Many people are intimidated by pomegranates, especially with all those seeds and all that skin. However, they are one of the absolute healthiest foods you can incorporate into diet.
The pomegranate is an ancient fruit originating in the Middle East, and more recently, it has emerged as a super-food in Western diets. Let’s take a closer look at this delicious and healthy fruit and what you can do with it in the kitchen.
Vitamins and Minerals in Pomegranate
Pomegranates have many immune-boosting properties that support longevity. They’re also packed with vitamins and minerals that your body needs to thrive.
Here’s what your body gets when you eat a pomegranate:
- Vitamin C
- Vitamin K
- Folic acid
- Amino acids
- Omega-3 fatty acids
The Various Forms of Pomegranate
Although the most recognizable form of pomegranate is a fresh, round fruit, it actually comes in several other forms too. To eat the fresh fruit, cut the crown of the pomegranate, remove some of the pith, score the skin, and soak the fruit to separate the seeds, skin, and membranes.
But not only does the fleshy fruit have health benefits, the pomegranate’s seeds and skin do too! In fact, every part of this fruit is beneficial to your health, from the seeds and their juice sacs, to the peel and the oil contained in the skin.
To reap the benefits of all parts of the pomegranate, you can consume 100% pure pomegranate powder and pomegranate capsules. Whole pomegranates are delivered to Seagate’s plant on the day they are harvested, then washed and chopped to expose the seeds and retain the juice. We put all parts of the pomegranates into our low-temperature freeze dryer and grind them into a fine powder without ever using any chemicals, fillers, or solvents.
The result, these potent little capsules, conveniently takes all the work out of eating pomegranates and enjoying their benefits!
How to Use Pomegranate in Recipes
Pomegranates have a sweet and tangy flavor that’s easy to mix with many other foods. You can easily add fresh pomegranate slices to yogurt, energy bars, and desserts. Pomegranate powder can be added to smoothies, dips, juices, and dressings to add a tasty and healthy punch.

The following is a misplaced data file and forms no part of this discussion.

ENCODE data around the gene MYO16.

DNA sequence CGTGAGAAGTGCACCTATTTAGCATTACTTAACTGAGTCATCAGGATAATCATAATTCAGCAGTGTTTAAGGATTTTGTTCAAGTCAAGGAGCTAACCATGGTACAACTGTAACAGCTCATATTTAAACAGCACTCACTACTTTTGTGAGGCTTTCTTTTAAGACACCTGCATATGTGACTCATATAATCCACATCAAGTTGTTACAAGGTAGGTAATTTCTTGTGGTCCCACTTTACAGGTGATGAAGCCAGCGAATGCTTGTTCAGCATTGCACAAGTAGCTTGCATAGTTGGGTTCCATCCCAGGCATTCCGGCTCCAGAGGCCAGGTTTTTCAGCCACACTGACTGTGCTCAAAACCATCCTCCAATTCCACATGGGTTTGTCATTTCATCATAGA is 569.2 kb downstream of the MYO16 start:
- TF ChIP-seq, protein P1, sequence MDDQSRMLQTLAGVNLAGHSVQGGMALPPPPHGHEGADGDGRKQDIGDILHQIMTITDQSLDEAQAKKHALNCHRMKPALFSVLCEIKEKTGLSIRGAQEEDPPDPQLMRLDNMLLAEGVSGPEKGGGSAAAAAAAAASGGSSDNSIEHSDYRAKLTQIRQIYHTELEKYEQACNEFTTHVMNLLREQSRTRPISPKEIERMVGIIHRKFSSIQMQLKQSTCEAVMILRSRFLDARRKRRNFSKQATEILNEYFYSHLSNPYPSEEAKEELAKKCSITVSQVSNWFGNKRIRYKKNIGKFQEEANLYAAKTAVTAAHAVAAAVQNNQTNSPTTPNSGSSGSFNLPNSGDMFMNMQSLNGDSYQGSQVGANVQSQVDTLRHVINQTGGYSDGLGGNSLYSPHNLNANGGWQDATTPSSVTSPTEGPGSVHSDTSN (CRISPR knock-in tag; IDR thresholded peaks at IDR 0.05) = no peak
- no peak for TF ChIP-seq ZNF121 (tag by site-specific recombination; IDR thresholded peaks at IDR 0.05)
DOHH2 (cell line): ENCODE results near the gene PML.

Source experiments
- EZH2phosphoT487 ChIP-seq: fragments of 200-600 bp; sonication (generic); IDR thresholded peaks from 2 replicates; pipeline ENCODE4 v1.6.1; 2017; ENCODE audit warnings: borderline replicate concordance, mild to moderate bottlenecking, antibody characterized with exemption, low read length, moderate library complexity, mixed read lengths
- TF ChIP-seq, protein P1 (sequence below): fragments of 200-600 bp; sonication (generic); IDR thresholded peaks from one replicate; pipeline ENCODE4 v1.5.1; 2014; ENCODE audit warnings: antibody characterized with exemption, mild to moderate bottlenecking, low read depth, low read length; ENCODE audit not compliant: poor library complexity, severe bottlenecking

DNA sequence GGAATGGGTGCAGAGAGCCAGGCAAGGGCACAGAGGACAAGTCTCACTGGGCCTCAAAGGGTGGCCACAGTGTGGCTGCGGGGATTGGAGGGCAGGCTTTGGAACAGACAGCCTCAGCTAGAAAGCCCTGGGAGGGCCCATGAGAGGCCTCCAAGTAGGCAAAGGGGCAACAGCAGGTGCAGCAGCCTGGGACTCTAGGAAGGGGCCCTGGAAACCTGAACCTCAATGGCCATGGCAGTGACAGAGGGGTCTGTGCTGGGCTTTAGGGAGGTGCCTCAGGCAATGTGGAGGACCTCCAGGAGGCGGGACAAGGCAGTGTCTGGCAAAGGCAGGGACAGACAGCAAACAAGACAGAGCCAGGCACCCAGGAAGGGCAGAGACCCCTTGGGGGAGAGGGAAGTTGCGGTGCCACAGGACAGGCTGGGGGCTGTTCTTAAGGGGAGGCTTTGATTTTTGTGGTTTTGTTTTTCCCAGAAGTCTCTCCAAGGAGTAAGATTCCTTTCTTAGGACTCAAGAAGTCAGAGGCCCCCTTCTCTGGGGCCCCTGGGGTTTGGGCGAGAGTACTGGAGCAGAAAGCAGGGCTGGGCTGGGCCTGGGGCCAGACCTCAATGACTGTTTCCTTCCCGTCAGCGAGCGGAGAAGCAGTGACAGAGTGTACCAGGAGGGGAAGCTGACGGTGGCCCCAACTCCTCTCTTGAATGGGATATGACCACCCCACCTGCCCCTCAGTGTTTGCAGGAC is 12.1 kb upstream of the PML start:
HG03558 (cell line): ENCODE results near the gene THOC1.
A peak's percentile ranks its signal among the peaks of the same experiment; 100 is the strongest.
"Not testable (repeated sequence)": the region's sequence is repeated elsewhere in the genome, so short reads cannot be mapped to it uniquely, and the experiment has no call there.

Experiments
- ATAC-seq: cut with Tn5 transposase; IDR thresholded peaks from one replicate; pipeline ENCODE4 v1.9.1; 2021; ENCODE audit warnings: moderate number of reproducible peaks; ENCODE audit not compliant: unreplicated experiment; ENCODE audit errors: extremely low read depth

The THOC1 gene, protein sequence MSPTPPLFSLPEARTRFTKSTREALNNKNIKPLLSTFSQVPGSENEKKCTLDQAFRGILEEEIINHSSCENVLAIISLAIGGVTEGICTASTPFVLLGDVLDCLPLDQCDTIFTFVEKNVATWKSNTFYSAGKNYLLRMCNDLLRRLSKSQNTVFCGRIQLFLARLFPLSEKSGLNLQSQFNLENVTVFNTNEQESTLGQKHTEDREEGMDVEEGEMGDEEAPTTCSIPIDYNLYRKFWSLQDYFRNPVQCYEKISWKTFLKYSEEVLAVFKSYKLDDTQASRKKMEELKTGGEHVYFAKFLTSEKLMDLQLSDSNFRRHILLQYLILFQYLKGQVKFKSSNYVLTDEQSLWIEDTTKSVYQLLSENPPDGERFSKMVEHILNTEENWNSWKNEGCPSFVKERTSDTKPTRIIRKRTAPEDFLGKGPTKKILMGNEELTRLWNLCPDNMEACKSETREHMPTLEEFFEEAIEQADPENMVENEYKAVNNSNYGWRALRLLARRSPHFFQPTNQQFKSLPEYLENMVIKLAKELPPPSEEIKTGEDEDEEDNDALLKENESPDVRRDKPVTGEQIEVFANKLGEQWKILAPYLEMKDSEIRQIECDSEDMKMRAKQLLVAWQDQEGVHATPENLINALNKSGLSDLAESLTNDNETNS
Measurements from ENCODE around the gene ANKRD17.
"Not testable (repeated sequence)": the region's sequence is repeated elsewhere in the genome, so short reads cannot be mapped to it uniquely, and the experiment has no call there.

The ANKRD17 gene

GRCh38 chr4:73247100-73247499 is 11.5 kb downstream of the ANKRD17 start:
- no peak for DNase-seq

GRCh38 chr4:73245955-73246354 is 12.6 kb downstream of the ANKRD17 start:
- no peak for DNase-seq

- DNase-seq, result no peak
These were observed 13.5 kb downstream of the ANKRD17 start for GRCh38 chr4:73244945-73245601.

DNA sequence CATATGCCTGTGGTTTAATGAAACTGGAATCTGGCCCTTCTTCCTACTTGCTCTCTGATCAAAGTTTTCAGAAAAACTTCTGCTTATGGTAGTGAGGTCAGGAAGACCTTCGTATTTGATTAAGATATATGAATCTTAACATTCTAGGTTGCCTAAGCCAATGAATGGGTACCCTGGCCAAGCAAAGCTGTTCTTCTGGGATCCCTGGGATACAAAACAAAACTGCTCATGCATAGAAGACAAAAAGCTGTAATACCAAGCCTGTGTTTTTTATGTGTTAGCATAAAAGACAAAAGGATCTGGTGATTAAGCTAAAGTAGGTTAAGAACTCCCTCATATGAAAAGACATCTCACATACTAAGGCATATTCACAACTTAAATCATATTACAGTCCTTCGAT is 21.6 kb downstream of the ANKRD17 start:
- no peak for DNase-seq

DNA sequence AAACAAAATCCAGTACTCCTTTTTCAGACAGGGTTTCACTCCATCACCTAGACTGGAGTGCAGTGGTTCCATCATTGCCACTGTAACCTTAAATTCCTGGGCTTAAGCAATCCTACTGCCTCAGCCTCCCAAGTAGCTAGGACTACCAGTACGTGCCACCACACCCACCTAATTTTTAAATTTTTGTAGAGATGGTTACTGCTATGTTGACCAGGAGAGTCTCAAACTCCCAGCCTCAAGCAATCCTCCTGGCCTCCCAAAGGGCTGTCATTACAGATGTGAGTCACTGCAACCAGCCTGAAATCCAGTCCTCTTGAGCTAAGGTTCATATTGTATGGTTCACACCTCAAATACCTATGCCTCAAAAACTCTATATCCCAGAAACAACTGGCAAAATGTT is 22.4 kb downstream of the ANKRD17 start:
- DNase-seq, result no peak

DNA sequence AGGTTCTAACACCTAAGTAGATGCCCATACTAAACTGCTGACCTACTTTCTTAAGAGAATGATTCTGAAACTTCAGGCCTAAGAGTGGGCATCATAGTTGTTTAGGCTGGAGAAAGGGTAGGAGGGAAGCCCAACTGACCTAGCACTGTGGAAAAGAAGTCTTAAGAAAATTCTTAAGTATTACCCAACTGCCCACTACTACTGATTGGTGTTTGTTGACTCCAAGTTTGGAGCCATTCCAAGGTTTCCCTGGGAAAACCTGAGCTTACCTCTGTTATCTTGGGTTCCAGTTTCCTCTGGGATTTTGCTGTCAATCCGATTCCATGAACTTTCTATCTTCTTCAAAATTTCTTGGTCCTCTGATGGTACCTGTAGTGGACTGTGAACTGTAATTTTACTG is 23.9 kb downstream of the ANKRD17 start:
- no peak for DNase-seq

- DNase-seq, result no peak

Here are a couple of our favorite recipes to inspire you to start using pomegranate in your daily meals.
- 3/4 cup unsweetened pomegranate juice
- 1 tablespoon fresh lemon juice
- 2 teaspoons roasted hazelnut oil or extra-virgin olive oil
- 1/2 teaspoon kosher salt
- 1/4 teaspoon minced fresh thyme leaves
- 1/8 teaspoon freshly ground black pepper
- 5 ounces spinach leaves
- 3/4 cup finely shredded radicchio (from 1 head)
- 1/2 cup pomegranate seeds
- 1/2 cup coarsely chopped toasted hazelnuts
- 1 large firm-ripe Bartlett pear
- In a small saucepan, boil pomegranate juice until reduced to 1/4 cup, 5 to 6 minutes. Let cool. Whisk in lemon juice, oil, salt, thyme, and pepper.
- In a salad bowl, gently mix spinach, radicchio, pomegranate seeds, and hazelnuts with dressing. Divide among 6 plates.
- Quarter pear and core. Thinly slice crosswise, then stack slices and cut in matchsticks. Arrange pear on salads.
- 2 cups all-purpose flour
- 2/3 cups sugar
- 1 tablespoon baking powder
- ½ teaspoon salt
- 1/3 cup minced crystallized ginger
- 1 teaspoon grated lemon peel
- 1 ¼ cup pomegranate arils
- 1 cup milk
- 1 large egg
- ¼ cup butter or margarine, melted and cooled
- In a bowl, mix flour, sugar, baking powder, and salt. Stir in crystallized ginger, lemon peel, and pomegranate arils. Make a well in the center.
- In a measuring cup, blend milk, egg, and butter. Pour all the liquid into the well. Stir just until the batter is moistened; it will be lumpy. Spoon batter into 12 (2 ½ inch wide) or 24 (1 ¾ inch wide) buttered muffin cups, filling each almost to the rim. Sprinkle with 1-2 teaspoons sugar.
- Bake in a 425°F oven until lightly browned (about 16 minutes for large muffins, 13 minutes for small). Remove the muffins from the pan at a once. Serve hot, or set on a rack and serve warm or cool.